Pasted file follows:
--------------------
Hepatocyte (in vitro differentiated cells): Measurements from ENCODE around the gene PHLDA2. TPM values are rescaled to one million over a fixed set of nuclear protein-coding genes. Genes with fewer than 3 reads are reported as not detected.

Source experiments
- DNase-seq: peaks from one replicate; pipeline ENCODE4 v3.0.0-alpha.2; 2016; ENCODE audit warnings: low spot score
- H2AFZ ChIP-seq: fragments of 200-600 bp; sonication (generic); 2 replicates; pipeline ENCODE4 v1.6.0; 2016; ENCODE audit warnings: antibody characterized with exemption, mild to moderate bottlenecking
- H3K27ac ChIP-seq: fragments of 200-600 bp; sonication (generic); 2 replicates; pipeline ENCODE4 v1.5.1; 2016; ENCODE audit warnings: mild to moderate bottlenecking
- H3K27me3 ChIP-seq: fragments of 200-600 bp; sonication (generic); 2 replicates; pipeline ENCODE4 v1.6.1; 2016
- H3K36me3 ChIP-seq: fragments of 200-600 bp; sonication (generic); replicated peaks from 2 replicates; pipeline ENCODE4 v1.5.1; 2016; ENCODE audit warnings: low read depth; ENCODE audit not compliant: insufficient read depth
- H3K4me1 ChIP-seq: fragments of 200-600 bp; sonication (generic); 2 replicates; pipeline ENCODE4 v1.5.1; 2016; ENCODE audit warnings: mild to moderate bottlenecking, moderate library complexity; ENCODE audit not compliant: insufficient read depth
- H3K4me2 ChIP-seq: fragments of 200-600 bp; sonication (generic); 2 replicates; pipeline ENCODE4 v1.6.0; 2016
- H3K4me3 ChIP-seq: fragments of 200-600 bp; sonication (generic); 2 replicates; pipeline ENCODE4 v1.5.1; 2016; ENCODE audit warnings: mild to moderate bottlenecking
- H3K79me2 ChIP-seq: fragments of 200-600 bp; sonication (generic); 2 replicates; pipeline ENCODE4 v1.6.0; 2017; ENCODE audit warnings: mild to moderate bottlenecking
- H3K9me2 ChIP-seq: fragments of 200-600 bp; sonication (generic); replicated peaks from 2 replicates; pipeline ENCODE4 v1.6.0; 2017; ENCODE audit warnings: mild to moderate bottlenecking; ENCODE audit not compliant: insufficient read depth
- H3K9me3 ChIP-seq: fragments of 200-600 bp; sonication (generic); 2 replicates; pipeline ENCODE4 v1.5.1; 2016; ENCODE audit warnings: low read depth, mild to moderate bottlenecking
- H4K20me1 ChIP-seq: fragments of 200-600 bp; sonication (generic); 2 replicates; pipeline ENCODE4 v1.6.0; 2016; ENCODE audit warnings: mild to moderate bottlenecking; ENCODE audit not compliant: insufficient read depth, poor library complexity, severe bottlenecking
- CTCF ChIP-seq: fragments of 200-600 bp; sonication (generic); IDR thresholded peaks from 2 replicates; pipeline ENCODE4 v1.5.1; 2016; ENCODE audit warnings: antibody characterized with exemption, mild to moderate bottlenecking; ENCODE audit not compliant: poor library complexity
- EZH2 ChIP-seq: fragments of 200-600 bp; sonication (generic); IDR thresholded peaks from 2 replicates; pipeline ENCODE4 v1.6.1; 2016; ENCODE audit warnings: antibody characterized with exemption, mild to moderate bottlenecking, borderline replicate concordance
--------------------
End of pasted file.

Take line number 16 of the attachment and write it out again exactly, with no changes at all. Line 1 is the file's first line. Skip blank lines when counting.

- EZH2 ChIP-seq: fragments of 200-600 bp; sonication (generic); IDR thresholded peaks from 2 replicates; pipeline ENCODE4 v1.6.1; 2016; ENCODE audit warnings: antibody characterized with exemption, mild to moderate bottlenecking, borderline replicate concordance